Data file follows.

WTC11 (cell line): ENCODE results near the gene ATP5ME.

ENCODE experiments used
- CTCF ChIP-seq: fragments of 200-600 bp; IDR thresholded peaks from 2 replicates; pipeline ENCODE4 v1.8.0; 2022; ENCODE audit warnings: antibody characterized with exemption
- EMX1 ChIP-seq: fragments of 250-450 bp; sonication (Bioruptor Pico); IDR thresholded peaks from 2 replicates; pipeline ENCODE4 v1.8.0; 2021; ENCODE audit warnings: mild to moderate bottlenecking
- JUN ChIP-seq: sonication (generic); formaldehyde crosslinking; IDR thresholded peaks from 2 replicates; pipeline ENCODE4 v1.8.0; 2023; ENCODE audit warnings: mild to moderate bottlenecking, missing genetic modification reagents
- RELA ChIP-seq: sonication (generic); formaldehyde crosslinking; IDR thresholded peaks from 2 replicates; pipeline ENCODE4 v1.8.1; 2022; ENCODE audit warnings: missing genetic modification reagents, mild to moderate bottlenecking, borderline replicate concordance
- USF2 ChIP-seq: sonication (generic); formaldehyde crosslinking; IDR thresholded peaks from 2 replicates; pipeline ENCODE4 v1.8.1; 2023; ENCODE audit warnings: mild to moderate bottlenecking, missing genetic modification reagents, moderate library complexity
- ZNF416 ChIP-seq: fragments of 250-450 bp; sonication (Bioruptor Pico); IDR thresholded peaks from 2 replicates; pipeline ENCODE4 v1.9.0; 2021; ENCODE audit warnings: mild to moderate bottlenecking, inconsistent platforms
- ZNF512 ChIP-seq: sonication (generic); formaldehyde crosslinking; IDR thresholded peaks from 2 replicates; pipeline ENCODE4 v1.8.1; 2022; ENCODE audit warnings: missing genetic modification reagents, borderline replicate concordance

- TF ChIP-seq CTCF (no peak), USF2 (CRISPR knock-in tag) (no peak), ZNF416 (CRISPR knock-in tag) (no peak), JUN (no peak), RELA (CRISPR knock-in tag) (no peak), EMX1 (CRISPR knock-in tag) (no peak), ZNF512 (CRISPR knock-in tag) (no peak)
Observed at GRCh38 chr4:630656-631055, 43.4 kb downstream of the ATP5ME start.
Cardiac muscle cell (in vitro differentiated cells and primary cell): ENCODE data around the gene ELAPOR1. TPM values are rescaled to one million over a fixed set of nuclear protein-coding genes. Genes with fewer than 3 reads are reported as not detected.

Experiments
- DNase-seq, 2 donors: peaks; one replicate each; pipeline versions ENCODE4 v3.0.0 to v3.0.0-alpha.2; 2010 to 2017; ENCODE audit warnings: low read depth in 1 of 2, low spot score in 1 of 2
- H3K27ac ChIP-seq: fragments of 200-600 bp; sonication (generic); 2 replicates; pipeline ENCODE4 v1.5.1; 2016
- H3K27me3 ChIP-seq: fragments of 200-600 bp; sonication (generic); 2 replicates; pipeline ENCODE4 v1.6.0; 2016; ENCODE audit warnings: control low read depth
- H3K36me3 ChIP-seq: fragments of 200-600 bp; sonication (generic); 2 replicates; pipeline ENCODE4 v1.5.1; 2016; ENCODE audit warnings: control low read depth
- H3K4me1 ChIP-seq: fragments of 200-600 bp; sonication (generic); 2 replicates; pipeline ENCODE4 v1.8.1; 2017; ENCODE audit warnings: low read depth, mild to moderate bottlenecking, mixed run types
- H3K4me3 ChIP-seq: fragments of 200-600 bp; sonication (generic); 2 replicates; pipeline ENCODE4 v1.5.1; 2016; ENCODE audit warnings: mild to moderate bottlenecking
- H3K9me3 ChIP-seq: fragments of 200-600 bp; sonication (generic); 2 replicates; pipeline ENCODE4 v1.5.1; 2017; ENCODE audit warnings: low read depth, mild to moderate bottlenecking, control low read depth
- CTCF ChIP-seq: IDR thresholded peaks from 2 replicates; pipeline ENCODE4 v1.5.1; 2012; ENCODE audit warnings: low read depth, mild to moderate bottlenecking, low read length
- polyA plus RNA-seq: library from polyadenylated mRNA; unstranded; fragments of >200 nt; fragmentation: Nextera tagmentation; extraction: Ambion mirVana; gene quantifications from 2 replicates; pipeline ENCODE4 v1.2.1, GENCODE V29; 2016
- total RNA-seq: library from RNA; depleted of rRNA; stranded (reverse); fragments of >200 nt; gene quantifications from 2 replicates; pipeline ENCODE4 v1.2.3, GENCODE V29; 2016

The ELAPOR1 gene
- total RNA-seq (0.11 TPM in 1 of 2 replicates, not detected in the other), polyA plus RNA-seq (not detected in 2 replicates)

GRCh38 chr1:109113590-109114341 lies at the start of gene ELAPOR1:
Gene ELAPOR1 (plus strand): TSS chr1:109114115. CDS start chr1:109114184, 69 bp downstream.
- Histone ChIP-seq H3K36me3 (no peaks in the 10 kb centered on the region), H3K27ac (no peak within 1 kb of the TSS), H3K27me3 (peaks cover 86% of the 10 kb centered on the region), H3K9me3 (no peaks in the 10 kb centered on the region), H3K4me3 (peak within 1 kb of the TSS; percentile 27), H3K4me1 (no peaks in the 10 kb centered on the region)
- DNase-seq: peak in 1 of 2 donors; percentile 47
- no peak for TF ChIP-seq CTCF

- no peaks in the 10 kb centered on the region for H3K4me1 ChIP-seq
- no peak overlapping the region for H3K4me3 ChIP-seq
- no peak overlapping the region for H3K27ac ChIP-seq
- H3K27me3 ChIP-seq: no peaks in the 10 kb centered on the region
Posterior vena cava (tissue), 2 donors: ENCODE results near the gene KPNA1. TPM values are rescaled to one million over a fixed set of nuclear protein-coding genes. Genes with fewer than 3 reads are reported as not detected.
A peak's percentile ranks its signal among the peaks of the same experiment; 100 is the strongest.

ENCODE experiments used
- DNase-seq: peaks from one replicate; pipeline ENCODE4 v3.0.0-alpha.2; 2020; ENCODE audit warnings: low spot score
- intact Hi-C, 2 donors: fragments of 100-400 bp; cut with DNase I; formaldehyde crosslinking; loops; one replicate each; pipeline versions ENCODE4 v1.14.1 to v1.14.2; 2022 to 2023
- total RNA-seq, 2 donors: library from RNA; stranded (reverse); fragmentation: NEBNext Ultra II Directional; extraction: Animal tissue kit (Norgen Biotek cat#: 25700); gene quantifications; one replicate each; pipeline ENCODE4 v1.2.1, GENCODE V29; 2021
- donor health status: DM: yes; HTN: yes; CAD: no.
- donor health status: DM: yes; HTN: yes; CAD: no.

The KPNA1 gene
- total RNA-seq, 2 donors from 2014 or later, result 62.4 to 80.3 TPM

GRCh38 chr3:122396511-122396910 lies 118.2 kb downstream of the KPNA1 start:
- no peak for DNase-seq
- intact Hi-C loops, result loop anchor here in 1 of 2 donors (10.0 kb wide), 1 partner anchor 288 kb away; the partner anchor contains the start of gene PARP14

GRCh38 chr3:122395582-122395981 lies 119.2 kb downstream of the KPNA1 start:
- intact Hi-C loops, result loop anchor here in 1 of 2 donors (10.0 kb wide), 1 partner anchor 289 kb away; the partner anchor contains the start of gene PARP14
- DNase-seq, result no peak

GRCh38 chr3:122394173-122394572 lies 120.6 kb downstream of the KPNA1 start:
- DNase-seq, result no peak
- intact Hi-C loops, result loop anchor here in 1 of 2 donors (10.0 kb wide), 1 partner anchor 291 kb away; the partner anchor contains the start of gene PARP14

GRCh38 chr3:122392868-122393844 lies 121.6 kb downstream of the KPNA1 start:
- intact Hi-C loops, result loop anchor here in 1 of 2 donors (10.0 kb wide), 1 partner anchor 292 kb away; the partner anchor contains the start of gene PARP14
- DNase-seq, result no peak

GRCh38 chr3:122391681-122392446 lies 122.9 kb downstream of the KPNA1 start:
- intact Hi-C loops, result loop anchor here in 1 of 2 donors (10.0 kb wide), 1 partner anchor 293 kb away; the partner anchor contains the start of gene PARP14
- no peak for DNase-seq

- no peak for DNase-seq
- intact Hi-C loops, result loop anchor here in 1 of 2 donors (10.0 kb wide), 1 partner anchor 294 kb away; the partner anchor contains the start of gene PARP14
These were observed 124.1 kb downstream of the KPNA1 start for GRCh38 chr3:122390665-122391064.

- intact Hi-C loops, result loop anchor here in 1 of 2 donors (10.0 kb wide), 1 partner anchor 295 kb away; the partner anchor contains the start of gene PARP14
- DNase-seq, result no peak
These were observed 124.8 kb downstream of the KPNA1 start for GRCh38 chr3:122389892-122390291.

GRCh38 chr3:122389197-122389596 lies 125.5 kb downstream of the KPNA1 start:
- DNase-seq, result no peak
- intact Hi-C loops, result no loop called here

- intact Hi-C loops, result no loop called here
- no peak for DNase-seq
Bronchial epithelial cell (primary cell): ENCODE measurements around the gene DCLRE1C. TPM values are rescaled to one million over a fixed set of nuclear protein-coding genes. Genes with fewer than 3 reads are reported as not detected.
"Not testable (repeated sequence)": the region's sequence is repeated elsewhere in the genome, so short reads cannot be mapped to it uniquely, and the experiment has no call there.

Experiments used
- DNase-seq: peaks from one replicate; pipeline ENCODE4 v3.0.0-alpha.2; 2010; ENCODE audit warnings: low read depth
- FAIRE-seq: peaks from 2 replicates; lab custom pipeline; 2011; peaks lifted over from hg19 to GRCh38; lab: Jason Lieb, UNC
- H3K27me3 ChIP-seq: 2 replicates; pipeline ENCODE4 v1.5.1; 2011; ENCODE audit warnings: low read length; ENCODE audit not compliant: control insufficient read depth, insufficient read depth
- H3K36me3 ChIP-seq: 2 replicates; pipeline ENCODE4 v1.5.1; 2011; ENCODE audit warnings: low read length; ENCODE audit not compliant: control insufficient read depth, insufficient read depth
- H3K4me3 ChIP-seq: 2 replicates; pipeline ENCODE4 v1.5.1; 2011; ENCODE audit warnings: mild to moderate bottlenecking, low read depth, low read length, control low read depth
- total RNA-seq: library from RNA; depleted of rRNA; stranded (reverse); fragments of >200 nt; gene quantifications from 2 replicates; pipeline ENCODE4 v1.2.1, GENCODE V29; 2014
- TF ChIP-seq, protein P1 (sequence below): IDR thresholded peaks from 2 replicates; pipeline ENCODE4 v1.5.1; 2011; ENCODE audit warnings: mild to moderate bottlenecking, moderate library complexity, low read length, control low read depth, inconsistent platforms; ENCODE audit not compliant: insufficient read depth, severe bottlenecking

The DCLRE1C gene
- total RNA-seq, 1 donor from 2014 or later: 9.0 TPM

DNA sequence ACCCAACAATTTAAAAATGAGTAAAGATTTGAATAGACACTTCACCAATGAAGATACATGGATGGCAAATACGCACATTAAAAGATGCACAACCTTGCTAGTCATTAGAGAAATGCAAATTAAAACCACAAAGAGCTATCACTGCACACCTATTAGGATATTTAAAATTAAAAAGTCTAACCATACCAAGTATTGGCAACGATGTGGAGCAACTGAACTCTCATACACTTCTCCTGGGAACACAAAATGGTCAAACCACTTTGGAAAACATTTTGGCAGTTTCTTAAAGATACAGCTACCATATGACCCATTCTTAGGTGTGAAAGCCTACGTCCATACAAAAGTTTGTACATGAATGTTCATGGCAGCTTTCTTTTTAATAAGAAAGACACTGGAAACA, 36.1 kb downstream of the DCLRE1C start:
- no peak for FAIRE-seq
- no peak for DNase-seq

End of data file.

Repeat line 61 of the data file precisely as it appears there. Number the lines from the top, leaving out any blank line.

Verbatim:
- intact Hi-C loops, result loop anchor here in 1 of 2 donors (10.0 kb wide), 1 partner anchor 294 kb away; the partner anchor contains the start of gene PARP14